Dr. George Hockney (FermiLab to UCLA postdoc in Lattice Gauge Theory to JPL Quantum Computing and General Relativity) considers that President George W. Bush’s greatest strength. Bin Laden didn’t think he’d retaliate for 9/11. Boom, we’re in Afghanistan. Saddam didn’t think we’d go back into Iraq. Boom, we’re in Baghdad for a terabuck’s worth of chaos. Iran doesn’t think we’d nuke their nuclear capability — but they just can’t be sure.

    Whose eyes are more bloodshot, Bush’s or Putin’s?

    Given your new residence, you have by now been told about escalation between Boston automobile drivers, right? Each pretends more and more blatantly not to see the other, and drive more and more recklessly, until one ups the ante by tearing off the steering wheel and throwing it out onto the street.

    Hello, Sarah Palin!

    As I’ve pointed out before, there is no complete rational answer to the meta-question: “Why be rational?”

  31. the reader from Istanbul Says:

    Would tell the University library to buy it, surely.

    Thanks a lot for the lectures, Scott.

  32. Adam Wolbach Says:

    Would definitely buy the book; the Democritus lectures make quantum computing and physics concepts very accessible to people with traditional computer science backgrounds.

  33. Jair Says:

    I would buy it, assuming it was sufficiently fleshed out and popularized.

  34. Large Mouse or Small Rat Says:

    Your lecture notes would make an excellent book! But if you were to expand it into a book, would you try to make it more of a textbook (with sections, subsections, exercises and examples) or something along the lines of Richard Feynman’s books (more like a set of science essays)?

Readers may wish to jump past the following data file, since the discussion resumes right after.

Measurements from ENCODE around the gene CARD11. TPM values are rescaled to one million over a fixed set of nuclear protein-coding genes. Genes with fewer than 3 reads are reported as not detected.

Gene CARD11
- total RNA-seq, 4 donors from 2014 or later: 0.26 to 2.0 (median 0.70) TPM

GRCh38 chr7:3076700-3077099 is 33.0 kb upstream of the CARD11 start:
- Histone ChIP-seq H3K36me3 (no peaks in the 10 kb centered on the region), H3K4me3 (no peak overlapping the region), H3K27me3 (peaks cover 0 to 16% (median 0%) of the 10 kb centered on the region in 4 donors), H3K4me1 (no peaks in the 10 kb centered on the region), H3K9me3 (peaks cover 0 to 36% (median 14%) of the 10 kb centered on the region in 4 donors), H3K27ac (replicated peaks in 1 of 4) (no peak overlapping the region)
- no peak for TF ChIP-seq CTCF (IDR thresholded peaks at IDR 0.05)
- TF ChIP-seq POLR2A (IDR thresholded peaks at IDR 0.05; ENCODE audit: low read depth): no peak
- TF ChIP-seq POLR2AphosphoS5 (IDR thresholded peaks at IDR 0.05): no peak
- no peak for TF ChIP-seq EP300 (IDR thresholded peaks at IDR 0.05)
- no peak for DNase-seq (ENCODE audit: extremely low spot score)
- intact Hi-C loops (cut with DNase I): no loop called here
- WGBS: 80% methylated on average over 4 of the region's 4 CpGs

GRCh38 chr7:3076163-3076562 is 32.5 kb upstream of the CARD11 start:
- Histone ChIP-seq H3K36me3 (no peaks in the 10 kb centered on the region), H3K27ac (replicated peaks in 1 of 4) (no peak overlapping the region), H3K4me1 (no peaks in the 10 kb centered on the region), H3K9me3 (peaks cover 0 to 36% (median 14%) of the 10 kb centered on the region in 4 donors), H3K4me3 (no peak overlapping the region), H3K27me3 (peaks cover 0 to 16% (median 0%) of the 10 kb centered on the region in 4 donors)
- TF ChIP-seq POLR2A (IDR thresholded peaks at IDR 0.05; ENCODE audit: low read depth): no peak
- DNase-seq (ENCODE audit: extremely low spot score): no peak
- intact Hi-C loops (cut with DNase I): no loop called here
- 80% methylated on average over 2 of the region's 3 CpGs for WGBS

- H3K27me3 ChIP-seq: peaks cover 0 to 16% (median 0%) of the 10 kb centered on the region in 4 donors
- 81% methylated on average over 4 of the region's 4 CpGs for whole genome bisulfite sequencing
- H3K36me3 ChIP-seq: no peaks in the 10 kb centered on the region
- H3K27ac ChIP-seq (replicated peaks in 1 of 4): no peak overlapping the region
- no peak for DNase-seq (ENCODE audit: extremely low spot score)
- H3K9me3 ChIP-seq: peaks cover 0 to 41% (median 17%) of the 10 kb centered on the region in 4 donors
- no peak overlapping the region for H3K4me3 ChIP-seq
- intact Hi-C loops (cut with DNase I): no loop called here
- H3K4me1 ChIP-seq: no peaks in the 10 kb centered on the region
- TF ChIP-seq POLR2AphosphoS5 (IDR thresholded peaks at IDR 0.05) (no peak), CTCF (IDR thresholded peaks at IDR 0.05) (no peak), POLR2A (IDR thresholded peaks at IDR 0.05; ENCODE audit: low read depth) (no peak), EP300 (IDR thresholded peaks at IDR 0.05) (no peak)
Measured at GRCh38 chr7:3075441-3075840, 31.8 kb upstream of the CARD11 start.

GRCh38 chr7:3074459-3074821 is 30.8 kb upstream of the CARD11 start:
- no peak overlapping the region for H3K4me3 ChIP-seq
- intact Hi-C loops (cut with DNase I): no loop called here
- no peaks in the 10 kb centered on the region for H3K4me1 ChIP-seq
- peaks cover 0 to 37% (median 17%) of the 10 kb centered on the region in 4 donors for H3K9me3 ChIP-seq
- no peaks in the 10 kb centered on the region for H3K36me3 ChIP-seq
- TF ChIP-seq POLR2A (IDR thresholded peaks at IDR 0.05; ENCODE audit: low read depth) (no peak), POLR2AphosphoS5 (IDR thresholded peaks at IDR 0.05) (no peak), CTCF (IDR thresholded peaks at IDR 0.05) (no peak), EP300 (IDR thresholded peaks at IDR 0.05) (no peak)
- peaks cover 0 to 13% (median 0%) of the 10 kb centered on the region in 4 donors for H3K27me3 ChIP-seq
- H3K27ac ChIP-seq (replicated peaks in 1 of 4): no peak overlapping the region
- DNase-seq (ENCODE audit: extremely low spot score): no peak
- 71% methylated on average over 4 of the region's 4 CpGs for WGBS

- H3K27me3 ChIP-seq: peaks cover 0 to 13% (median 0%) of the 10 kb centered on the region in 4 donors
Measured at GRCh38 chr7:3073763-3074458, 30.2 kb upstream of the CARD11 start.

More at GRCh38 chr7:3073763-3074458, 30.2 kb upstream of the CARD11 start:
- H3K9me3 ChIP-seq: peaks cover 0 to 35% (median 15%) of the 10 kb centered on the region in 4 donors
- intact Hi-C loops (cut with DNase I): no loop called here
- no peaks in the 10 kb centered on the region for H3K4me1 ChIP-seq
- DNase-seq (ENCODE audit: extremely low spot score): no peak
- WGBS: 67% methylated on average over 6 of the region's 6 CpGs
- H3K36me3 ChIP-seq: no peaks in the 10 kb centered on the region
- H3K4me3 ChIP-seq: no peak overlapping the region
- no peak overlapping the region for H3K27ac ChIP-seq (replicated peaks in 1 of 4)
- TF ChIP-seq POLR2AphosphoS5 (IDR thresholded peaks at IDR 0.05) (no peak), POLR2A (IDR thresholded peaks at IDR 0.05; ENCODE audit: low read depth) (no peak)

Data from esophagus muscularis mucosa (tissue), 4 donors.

35. asdf Says:

    Scott, this question is inspired by one asked by Harvey Friedman on the FOM mailing list a while back. If you had access to a PSPACE oracle for a day, what would you do with it? Let’s say you can give it 1 query per hour, so 24 total queries. What would you ask it? And how would you know if the answers it gave you were right?

  36. rrtucci Says:

    I would like to buy it, but it’s either your book or my medicines.

  37. Jeffrey Scofield Says:

    I would buy three copies—one for me, one for each of my sons (4 and 9 yrs). These lectures are the best example I’ve seen of why there should be institutions of higher learning. (No disrespect intended to my former profs.)

  38. Scott Says:

    If you had access to a PSPACE oracle for a day, what would you do with it? Let’s say you can give it 1 query per hour, so 24 total queries. What would you ask it? And how would you know if the answers it gave you were right?

    Well, can the oracle provide multi-bit outputs (i.e. is it an FPSPACE oracle)? If so, then I might first ask for a proof of P≠NP, then for a proof of Goldbach’s conjecture, then for a small circuit that describes historical stock market data. I’d know the answers are right because these are NP (or at worst, PNP) search problems. I’d put out a request to the scientific and mathematical communities for cool things to do with the remaining 21 queries.